It’s been an active four quarters for technology IPOs. If you rewind the clock to Q4 2020, we’ve seen megawatt public debuts from tech shops of all sorts. Airbnb recovered from COVID-19-induced lows to list, while Roblox delayed its IPO and went out with a direct listing. DoorDash went public. C3.ai had an explosive offering late last year as well.
Things have largely continued in 2021, with IPOs throughout the first and second quarters leading to debuts from Freshworks, Toast and, most recently, filings from GitLab, Rent the Runway, NerdWallet and others.
Many startup founders aspire to an IPO, even if the average time horizon for the liquidity event has now stretched as capital flows into the private tech market. But how to get a company ready for an IPO isn’t normal fare in startup conversations — it’s a bit like talking about your 21st birthday when you are in middle school. Sure, it’s a thing that will happen someday, but not much of a pressing concern.
You’d think so, at least. The prep process for going public is actually somewhat long if done well, and startups might need to get started with prepping their operations for the public markets earlier than they think. It’s a topic that we explored during TechCrunch Disrupt 2021, where I hosted a conversation with Lux Capital Partner Deena Shakir, Madrona Managing Director Hope Cochran, and CrowdStrike CFO Burt Podbere.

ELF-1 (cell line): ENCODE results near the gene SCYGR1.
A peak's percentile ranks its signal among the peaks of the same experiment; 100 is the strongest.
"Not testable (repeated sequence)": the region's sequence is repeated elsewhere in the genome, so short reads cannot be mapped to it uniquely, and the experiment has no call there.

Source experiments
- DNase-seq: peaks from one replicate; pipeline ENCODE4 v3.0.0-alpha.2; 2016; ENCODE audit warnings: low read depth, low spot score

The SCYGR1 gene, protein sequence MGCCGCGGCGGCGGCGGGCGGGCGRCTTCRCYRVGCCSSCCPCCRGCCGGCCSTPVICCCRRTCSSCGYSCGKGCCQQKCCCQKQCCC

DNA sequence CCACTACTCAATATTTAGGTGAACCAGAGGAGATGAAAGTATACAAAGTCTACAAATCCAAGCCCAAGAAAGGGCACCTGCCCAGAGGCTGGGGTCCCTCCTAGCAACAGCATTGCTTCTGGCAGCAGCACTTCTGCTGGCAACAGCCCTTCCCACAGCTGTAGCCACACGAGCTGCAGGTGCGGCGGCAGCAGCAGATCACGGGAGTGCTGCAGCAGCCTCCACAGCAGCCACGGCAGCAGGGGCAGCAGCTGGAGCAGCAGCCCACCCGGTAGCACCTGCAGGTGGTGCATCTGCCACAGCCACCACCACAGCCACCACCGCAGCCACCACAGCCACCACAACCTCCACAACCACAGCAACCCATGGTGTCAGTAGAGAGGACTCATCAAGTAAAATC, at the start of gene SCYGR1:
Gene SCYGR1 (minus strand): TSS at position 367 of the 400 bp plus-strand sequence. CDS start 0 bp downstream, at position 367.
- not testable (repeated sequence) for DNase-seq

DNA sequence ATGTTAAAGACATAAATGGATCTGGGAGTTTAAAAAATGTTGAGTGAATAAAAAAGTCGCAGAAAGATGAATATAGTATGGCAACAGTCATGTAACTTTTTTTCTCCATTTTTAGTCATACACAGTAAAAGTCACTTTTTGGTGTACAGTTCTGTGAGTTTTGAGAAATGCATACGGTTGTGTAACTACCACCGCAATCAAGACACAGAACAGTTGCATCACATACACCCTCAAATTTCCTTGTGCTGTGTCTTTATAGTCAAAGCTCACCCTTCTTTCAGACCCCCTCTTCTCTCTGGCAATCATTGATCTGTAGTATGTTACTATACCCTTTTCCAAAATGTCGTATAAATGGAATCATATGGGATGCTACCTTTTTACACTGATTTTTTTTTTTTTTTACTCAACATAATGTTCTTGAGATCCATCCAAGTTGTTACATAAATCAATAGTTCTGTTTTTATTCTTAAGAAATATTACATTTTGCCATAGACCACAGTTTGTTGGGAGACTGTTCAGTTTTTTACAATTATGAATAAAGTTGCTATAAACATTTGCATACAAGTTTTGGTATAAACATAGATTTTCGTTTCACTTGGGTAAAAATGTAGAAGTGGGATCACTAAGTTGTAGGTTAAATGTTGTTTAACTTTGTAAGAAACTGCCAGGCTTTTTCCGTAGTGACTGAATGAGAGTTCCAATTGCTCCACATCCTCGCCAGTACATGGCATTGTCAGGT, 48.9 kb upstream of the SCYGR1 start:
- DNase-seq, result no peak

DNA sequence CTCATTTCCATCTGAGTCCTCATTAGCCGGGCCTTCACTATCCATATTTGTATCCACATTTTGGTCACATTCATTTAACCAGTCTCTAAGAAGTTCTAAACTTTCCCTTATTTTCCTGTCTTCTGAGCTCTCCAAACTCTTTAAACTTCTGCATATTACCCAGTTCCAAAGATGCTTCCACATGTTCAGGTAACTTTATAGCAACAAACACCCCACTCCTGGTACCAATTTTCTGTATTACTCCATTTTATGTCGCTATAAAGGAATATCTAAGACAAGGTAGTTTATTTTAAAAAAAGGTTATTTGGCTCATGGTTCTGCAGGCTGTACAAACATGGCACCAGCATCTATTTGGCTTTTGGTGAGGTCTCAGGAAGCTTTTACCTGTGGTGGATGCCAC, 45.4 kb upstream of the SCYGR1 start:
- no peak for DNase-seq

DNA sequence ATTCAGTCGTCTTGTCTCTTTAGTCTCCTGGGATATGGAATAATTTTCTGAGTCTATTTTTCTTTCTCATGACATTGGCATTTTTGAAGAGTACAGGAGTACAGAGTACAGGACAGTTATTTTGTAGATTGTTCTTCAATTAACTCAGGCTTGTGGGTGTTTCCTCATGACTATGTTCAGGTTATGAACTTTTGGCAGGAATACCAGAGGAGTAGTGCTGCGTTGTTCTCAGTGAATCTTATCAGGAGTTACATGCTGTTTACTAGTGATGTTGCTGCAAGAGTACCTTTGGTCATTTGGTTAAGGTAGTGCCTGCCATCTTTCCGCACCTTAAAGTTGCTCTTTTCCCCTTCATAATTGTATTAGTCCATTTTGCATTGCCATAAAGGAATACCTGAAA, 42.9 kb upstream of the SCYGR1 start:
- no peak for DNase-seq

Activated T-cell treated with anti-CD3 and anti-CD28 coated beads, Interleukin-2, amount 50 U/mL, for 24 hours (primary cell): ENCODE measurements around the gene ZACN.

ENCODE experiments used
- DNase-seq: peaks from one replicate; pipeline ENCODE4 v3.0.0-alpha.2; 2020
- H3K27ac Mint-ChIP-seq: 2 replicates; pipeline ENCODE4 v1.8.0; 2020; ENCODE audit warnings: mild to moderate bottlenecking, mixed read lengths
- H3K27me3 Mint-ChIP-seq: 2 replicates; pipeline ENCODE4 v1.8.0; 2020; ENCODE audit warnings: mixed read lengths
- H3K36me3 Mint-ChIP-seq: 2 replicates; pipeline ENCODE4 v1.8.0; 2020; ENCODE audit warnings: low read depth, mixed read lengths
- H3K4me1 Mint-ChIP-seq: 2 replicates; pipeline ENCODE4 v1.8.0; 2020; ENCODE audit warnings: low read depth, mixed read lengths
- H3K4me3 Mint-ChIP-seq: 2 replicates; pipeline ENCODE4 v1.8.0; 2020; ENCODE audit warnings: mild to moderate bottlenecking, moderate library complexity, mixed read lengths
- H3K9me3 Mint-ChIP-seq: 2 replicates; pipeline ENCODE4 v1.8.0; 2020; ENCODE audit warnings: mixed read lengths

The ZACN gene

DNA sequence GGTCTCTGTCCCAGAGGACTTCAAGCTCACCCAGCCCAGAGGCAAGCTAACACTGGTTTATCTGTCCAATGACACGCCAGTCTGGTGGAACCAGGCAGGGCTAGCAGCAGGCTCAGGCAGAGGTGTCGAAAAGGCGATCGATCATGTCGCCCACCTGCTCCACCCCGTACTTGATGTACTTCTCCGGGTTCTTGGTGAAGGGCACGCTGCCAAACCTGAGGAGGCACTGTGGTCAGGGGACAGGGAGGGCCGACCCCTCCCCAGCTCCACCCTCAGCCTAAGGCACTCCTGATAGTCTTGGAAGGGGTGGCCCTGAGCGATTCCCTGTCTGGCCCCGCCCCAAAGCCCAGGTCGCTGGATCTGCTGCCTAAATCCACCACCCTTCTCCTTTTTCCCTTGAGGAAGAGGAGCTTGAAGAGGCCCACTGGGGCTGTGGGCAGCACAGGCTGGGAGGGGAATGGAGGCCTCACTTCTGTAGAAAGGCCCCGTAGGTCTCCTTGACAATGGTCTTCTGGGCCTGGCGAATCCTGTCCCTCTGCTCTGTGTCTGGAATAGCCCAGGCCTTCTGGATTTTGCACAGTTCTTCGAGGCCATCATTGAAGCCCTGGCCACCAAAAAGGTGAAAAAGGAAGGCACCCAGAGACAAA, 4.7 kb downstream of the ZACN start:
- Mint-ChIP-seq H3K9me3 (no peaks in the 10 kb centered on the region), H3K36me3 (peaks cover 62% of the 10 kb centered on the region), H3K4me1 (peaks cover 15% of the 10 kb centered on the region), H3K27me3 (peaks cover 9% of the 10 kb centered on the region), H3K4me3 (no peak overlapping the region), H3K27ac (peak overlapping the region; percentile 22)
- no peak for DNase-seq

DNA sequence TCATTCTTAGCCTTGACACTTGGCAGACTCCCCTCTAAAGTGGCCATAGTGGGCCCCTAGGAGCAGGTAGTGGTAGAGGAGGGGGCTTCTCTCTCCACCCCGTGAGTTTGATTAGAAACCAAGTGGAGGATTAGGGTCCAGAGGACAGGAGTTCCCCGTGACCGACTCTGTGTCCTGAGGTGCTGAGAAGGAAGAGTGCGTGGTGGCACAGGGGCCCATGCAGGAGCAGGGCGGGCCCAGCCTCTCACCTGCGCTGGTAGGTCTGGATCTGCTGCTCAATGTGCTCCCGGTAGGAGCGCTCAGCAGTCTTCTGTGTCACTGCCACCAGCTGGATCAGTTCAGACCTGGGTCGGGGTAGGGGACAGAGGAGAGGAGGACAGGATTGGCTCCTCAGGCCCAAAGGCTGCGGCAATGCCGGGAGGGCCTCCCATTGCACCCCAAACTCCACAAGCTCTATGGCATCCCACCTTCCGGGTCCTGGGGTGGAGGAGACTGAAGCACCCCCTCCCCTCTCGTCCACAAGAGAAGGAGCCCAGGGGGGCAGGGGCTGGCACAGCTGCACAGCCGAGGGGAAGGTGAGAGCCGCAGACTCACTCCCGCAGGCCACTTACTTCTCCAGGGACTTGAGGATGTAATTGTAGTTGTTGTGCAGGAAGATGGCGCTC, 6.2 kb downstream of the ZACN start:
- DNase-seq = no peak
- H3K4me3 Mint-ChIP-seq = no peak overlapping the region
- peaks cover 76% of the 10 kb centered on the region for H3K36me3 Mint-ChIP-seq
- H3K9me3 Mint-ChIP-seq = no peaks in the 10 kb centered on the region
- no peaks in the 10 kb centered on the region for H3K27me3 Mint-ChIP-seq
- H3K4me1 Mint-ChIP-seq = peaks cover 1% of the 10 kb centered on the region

The entire discussion is embedded below, but I’ve pulled out a few key moments for those of you who are more reading-based learners than video-watchers. Topics follow by subheadline, with the video at the bottom. Enjoy!
You can prep too early
Heading into the conversation, I expected to encounter three folks all nodding their heads sagely, intoning in unison that startups can’t really start IPO prep too early. That was not what I wound up hearing. Cochran said this, following my question about how early a startup should start prep for its public debut:
You hear many people talk about, “Oh, you need to start thinking about going public really, really early” and building that rigor. I’m actually more on the camp of: “Let’s let the company run and be agile for a while and put in processes as they’re needed.” You will get there in the appropriate amount of time.